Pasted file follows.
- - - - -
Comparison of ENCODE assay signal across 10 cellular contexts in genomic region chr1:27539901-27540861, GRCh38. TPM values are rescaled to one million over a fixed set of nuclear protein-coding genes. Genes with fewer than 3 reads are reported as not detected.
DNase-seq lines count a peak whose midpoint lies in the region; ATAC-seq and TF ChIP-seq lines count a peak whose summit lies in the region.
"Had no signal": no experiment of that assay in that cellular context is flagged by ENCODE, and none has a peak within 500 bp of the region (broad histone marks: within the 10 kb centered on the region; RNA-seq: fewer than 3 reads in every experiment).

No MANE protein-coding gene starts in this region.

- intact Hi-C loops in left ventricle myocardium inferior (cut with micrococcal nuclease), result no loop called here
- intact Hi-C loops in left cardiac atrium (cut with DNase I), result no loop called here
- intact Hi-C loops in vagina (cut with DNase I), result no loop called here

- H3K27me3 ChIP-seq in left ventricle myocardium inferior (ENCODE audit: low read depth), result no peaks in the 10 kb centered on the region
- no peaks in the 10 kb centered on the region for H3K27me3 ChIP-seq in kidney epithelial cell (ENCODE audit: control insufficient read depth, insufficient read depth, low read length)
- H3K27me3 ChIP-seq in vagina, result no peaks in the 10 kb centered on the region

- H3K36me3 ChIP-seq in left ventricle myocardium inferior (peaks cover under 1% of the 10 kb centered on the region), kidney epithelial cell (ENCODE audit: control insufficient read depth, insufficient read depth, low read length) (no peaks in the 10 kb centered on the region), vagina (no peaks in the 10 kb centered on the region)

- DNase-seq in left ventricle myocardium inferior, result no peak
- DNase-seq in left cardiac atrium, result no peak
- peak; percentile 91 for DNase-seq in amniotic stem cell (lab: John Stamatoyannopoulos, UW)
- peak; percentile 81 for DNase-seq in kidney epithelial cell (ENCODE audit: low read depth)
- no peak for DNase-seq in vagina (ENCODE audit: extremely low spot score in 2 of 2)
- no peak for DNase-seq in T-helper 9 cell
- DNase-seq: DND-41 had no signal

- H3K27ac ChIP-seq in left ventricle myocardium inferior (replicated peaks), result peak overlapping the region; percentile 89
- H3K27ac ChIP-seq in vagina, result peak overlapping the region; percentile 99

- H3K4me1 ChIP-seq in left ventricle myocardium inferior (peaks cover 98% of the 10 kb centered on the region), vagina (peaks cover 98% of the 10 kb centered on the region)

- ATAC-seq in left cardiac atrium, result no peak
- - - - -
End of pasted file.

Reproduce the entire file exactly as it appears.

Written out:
Comparison of ENCODE assay signal across 10 cellular contexts in genomic region chr1:27539901-27540861, GRCh38. TPM values are rescaled to one million over a fixed set of nuclear protein-coding genes. Genes with fewer than 3 reads are reported as not detected.
DNase-seq lines count a peak whose midpoint lies in the region; ATAC-seq and TF ChIP-seq lines count a peak whose summit lies in the region.
"Had no signal": no experiment of that assay in that cellular context is flagged by ENCODE, and none has a peak within 500 bp of the region (broad histone marks: within the 10 kb centered on the region; RNA-seq: fewer than 3 reads in every experiment).

No MANE protein-coding gene starts in this region.

- intact Hi-C loops in left ventricle myocardium inferior (cut with micrococcal nuclease), result no loop called here
- intact Hi-C loops in left cardiac atrium (cut with DNase I), result no loop called here
- intact Hi-C loops in vagina (cut with DNase I), result no loop called here

- H3K27me3 ChIP-seq in left ventricle myocardium inferior (ENCODE audit: low read depth), result no peaks in the 10 kb centered on the region
- no peaks in the 10 kb centered on the region for H3K27me3 ChIP-seq in kidney epithelial cell (ENCODE audit: control insufficient read depth, insufficient read depth, low read length)
- H3K27me3 ChIP-seq in vagina, result no peaks in the 10 kb centered on the region

- H3K36me3 ChIP-seq in left ventricle myocardium inferior (peaks cover under 1% of the 10 kb centered on the region), kidney epithelial cell (ENCODE audit: control insufficient read depth, insufficient read depth, low read length) (no peaks in the 10 kb centered on the region), vagina (no peaks in the 10 kb centered on the region)

- DNase-seq in left ventricle myocardium inferior, result no peak
- DNase-seq in left cardiac atrium, result no peak
- peak; percentile 91 for DNase-seq in amniotic stem cell (lab: John Stamatoyannopoulos, UW)
- peak; percentile 81 for DNase-seq in kidney epithelial cell (ENCODE audit: low read depth)
- no peak for DNase-seq in vagina (ENCODE audit: extremely low spot score in 2 of 2)
- no peak for DNase-seq in T-helper 9 cell
- DNase-seq: DND-41 had no signal

- H3K27ac ChIP-seq in left ventricle myocardium inferior (replicated peaks), result peak overlapping the region; percentile 89
- H3K27ac ChIP-seq in vagina, result peak overlapping the region; percentile 99

- H3K4me1 ChIP-seq in left ventricle myocardium inferior (peaks cover 98% of the 10 kb centered on the region), vagina (peaks cover 98% of the 10 kb centered on the region)

- ATAC-seq in left cardiac atrium, result no peak